A talented investor makes money and love, but must overcome envy and prejudice to do so. [Dir: Joseph Pevney/ James Garner, Natalie Wood, Dean Jagger/ 102 min/ Drama, Romance/ Creator as Hero, Equality & Envy, Pro-Capitalism]
“He’s got money./ I’ve got none./ Put him in the jailhouse just for fun.” So goes the “innocent” rhyme of some schoolchildren playing together at the beginning of this film. What follows is one of the few laudatory cinematic portrayals of a great commercial talent, and — even more rare — a pointed attack on public envy of that talent.
The hero here is Cash McCall, an ingenious businessman who creates value by buying and reorganizing troubled companies. His success has made him the object of envy, and his willingness to sometimes shut down and liquidate hopelessly unprofitable firms, with all the attendant social costs, has made him the object of hate. But he makes no apologies, frequently saying things like: “I don’t belong in the ‘better circles.’ I’m a thoroughly vulgar character. I enjoy making money.”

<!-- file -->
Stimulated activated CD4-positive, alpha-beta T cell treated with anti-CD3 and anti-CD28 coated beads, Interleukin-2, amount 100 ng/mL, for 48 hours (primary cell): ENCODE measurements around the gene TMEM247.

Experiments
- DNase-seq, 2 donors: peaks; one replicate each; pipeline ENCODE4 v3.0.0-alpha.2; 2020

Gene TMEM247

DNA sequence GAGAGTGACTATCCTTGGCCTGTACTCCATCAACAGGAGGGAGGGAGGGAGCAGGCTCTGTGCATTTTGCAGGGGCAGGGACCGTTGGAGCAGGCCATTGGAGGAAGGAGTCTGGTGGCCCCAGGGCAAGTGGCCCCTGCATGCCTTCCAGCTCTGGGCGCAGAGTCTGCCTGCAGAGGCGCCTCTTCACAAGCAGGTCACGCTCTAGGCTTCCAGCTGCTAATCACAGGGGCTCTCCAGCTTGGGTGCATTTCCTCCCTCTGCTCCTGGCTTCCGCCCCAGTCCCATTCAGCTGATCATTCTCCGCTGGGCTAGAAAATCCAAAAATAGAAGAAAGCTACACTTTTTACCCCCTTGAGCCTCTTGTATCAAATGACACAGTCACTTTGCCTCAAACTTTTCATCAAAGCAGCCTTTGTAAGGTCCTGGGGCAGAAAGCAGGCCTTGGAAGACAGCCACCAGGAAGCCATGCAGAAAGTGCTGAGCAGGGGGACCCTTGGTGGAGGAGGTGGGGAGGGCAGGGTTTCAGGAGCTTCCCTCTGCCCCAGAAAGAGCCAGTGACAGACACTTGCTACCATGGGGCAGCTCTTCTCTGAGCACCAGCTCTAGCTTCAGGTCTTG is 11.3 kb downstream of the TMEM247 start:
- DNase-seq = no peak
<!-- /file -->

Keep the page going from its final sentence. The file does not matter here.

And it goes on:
Most of the story surrounds McCall’s purchase of a small, troubled plastics molding company. McCall quickly solves the company’s problems and is set to reap the associated gain. News of the quick profit gets back to the company’s former owner, Grant Austen, who in turn feels McCall cheated him by paying him less than his company was really worth, and who therefore threatens to sue. (Woven into all this is a secondary story of a romance between McCall and Austen’s daughter.) McCall is a very ethical person and this turns out to be decisive in his ultimate triumph, a resolution in which all ends well with everyone making lots of money.
There is some suggestion toward the end that the business of reorganizing companies is less worthwhile than managing them, but that misunderstanding is forgivable in the overall context.
Like the earlier Executive Suite, this film is based on a novel by Cameron Hawley, one of the few writers to capture successfully the real drama of the corporate world. It’s a quality production with plenty of good acting, but the most remarkable thing about it is its philosophic content: it’s a genuine capitalist morality play with a strong Randian flavor. This unusual film was voted “Best Libertarian Picture” at the 1994 First International Libertarian Film Festival.